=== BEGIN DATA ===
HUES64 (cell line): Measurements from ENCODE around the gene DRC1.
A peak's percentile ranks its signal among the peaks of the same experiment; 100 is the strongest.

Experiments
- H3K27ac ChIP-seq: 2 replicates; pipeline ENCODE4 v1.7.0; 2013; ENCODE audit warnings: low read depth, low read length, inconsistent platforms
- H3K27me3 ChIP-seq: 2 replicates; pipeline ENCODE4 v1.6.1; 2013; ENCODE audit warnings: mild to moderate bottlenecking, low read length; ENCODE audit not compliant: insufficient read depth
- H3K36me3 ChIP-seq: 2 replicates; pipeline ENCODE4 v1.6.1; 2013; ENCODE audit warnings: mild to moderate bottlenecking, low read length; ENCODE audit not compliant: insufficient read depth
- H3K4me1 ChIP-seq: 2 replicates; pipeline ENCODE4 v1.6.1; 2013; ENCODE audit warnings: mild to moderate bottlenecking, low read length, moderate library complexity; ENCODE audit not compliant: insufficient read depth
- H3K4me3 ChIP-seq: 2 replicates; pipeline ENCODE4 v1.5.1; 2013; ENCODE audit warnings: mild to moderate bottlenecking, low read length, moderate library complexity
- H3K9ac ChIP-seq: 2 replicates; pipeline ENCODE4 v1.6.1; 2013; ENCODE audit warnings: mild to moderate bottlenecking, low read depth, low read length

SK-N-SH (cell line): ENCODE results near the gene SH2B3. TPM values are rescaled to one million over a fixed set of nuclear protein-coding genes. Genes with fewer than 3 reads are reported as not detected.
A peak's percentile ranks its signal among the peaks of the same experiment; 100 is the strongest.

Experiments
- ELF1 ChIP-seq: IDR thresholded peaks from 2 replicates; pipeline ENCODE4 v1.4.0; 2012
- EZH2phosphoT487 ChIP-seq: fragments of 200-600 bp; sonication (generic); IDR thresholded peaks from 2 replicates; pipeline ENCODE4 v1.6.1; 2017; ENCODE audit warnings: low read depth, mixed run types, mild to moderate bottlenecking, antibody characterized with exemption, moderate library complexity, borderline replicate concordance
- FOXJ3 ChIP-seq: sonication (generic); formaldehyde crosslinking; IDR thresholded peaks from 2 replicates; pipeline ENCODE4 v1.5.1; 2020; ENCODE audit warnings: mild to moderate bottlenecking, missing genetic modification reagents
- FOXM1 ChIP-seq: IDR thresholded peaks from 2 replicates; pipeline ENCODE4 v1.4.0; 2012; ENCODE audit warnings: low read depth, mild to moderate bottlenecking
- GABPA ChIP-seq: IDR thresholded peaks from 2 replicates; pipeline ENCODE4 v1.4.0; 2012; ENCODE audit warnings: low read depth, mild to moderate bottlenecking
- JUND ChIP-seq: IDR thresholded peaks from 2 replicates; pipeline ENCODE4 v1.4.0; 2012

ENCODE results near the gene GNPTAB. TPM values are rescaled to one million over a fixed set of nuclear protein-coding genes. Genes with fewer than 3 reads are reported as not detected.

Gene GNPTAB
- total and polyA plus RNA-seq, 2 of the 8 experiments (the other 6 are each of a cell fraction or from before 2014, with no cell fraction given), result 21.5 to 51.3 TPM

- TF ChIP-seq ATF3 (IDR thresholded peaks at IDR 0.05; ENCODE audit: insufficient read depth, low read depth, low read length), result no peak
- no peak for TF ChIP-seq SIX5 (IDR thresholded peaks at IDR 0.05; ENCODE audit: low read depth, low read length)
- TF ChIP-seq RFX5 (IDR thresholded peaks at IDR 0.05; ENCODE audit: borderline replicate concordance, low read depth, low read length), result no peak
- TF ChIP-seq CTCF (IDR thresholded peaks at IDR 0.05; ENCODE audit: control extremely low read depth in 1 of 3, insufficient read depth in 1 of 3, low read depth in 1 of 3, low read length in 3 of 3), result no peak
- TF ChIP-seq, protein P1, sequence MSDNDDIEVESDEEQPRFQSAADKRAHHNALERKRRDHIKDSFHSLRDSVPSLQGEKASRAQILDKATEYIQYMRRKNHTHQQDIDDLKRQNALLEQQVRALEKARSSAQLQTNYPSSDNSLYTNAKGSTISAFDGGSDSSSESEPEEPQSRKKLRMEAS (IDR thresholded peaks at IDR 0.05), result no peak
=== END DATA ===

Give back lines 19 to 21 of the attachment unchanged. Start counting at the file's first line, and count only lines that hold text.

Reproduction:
ENCODE results near the gene GNPTAB. TPM values are rescaled to one million over a fixed set of nuclear protein-coding genes. Genes with fewer than 3 reads are reported as not detected.

Gene GNPTAB
- total and polyA plus RNA-seq, 2 of the 8 experiments (the other 6 are each of a cell fraction or from before 2014, with no cell fraction given), result 21.5 to 51.3 TPM